4. Kaye Lee

    Liberal Senator Linda Reynolds 23/8/2018

    “I do not recognise the bullying and intimidation that has gone on,” she told the upper house on Thursday.

    “Whatever happens tomorrow, this is a sad day for my party and for our nation.

    “I just hope … whatever happens tomorrow that the behaviours that we have seen and the bullying and intimidation that I do not recognise as Liberal in any shape, way or form be brought to account.”

    Ausgust 28, 2018

    Linda Reynolds is made Assistant Minister for Home Affairs

    12/9/2018

    “Clearly there are issues we do need to address, and I’m now dealing with them internally in the party, in our processes, the prime minister and the whips have set up,” Senator Reynolds told Sky News on Wednesday.

    January 2, 2019

    Assistant ministers Sarah Henderson and Linda Reynolds on Wednesday rejected claims the Liberal Party was anti-women, defending its lacklustre rate of female representation in Canberra and objecting to calls for gender quotas in preselections.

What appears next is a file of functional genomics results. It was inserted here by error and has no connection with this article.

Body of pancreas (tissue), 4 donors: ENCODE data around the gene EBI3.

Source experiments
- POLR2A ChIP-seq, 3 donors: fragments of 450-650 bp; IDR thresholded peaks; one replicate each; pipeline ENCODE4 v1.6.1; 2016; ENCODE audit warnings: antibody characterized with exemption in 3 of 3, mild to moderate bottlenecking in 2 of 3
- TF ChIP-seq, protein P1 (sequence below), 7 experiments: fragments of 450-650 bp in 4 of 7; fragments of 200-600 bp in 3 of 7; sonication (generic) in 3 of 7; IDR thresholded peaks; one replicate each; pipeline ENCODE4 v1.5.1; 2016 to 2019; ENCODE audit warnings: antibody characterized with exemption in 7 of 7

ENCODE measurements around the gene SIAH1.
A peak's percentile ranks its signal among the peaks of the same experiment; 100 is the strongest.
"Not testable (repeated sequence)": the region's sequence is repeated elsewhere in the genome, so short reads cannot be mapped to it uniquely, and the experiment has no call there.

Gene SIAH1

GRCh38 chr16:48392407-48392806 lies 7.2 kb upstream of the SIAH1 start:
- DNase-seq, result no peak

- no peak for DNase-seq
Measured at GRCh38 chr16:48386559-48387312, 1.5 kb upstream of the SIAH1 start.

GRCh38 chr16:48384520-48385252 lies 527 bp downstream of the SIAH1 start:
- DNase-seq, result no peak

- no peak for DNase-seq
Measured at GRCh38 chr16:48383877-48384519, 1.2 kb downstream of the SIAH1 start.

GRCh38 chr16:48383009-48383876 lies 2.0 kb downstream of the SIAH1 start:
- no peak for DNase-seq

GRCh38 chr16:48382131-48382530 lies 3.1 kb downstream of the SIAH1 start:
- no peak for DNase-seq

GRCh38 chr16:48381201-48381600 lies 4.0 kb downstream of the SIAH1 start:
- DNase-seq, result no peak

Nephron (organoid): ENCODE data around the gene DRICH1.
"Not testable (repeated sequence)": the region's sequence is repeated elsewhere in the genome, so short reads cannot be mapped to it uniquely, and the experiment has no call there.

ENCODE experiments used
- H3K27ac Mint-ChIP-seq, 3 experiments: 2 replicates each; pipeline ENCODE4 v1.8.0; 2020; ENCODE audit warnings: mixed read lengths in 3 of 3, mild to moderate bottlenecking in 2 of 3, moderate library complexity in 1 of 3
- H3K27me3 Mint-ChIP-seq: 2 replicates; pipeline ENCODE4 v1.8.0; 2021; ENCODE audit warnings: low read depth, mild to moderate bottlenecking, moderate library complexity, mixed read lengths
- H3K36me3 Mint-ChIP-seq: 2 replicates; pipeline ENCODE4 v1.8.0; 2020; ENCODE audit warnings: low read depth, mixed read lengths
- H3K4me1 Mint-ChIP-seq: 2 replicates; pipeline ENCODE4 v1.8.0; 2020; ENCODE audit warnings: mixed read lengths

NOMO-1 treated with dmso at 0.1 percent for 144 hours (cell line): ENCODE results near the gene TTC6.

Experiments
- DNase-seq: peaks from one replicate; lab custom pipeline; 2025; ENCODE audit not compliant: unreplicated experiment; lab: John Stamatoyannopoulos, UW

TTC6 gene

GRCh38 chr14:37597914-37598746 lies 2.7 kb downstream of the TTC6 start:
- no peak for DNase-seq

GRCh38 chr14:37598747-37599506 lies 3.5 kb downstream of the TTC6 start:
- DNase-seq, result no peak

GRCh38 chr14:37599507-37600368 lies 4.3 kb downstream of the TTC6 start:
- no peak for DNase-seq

Ms Henderson, the assistant social services minister, told News Corp Australia the Coalition’s record “far exceeded Labor”, while Senator Reynolds accused women in the Labor Party and Opposition Leader Bill Shorten of using gender for political attacks.

    March 2, 2019

    Scott Morrison has announced that Western Australian senator Linda Reynolds will become Minister for Defence Industry.

  5. Peter F

    @ PS. “The US overthrew Whitlam because he was asking about Pine Gap. That’s how good a friend Uncle Sam is.”…………………..SPOT ON.

  6. Aortic